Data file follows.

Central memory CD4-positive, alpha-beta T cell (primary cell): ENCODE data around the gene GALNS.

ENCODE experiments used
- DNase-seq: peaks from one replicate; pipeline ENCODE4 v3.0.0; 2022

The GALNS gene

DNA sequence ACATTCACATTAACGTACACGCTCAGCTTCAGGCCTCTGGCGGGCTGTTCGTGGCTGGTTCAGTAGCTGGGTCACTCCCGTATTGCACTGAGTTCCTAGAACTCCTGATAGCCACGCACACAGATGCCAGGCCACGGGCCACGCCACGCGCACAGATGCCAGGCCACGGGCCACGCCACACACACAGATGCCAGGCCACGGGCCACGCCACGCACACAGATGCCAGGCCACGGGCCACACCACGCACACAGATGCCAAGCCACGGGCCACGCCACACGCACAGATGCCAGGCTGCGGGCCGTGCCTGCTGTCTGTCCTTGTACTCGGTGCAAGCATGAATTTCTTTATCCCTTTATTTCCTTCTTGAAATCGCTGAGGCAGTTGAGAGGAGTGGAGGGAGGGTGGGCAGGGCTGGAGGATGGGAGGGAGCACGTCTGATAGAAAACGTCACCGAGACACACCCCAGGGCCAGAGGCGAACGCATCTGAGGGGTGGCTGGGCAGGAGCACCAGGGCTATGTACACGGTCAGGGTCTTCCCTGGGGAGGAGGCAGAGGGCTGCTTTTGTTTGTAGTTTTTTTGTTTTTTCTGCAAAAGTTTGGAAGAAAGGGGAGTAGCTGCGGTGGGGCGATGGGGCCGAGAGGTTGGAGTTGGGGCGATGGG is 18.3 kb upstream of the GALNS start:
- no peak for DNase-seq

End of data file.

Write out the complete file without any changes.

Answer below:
Central memory CD4-positive, alpha-beta T cell (primary cell): ENCODE data around the gene GALNS.

ENCODE experiments used
- DNase-seq: peaks from one replicate; pipeline ENCODE4 v3.0.0; 2022

The GALNS gene

DNA sequence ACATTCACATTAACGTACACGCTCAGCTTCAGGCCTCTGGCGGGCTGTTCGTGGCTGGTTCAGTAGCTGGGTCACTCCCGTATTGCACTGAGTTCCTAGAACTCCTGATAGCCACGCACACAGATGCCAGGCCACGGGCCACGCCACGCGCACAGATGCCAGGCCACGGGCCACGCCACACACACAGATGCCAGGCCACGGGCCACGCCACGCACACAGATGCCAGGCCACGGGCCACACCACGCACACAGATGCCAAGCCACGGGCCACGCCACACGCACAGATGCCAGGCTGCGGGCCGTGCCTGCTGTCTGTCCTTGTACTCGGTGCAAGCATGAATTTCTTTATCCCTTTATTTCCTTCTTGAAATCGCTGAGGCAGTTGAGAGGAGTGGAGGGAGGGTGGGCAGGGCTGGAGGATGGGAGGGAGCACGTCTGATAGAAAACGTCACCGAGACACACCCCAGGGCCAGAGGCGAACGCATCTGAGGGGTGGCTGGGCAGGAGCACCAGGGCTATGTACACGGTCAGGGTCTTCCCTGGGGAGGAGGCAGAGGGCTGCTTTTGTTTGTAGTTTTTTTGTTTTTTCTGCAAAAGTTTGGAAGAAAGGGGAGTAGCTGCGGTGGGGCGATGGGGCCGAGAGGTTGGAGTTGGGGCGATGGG is 18.3 kb upstream of the GALNS start:
- no peak for DNase-seq